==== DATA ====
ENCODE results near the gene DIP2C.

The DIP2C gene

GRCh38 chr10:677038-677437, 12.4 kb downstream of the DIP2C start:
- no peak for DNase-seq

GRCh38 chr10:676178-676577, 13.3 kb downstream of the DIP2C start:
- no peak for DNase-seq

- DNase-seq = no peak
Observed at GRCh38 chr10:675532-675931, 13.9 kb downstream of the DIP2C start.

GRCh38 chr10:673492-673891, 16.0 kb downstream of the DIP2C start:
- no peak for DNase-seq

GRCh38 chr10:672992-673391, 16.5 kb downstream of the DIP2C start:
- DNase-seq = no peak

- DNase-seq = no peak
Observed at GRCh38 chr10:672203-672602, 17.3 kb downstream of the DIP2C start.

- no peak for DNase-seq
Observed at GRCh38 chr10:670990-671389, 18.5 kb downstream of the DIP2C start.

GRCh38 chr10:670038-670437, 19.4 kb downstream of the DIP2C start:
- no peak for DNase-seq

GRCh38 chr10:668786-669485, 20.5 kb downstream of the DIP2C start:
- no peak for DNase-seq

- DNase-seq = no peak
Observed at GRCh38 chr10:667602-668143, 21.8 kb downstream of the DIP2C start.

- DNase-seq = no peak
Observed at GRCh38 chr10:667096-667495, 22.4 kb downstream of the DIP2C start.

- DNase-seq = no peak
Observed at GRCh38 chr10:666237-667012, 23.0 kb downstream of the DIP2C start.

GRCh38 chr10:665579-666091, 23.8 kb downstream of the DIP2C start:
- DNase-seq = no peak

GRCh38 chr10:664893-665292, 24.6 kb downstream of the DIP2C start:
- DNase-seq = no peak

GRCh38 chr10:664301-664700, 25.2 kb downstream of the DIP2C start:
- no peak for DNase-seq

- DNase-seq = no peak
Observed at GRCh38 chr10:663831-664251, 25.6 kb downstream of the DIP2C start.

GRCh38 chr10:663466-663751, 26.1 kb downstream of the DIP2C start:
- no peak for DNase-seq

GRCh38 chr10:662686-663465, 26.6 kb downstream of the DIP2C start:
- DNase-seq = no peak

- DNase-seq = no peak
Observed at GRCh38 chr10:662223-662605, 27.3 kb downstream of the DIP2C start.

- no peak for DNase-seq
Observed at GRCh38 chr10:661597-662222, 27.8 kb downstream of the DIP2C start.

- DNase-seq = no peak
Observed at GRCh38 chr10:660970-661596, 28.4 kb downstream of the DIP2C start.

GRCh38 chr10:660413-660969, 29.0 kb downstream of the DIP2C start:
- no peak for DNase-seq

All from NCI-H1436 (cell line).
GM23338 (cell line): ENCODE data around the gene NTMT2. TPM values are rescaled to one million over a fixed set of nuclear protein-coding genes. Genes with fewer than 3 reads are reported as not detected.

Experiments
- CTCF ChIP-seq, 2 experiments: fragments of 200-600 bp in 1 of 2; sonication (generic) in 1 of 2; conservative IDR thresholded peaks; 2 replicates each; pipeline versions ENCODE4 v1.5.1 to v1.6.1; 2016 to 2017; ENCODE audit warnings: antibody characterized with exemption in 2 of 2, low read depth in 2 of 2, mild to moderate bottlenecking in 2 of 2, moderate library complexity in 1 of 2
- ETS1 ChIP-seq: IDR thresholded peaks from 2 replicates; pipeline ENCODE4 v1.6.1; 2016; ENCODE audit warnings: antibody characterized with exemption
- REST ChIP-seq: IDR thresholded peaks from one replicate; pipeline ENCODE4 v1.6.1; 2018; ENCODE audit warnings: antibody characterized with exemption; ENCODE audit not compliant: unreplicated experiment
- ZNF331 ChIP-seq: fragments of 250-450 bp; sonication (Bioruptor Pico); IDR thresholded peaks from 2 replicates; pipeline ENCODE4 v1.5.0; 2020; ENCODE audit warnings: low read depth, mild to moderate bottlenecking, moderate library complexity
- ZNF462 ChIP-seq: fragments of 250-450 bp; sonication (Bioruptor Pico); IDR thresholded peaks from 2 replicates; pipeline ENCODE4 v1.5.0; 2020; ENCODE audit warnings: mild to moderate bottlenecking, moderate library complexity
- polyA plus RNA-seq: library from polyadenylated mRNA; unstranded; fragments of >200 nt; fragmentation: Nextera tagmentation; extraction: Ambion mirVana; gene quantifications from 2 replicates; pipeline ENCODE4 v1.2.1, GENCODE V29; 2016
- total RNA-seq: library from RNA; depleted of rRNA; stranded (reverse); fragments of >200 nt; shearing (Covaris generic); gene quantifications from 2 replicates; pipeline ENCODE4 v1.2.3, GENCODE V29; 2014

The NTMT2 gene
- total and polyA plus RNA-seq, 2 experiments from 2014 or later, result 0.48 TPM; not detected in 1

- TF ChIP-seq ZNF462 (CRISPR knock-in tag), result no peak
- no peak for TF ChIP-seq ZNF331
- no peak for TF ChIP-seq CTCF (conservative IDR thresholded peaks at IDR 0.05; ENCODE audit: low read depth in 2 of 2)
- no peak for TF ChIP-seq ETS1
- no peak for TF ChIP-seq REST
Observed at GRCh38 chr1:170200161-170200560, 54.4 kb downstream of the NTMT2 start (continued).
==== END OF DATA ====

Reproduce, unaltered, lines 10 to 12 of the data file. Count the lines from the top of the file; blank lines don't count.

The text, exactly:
- no peak for DNase-seq

GRCh38 chr10:672992-673391, 16.5 kb downstream of the DIP2C start:
- DNase-seq = no peak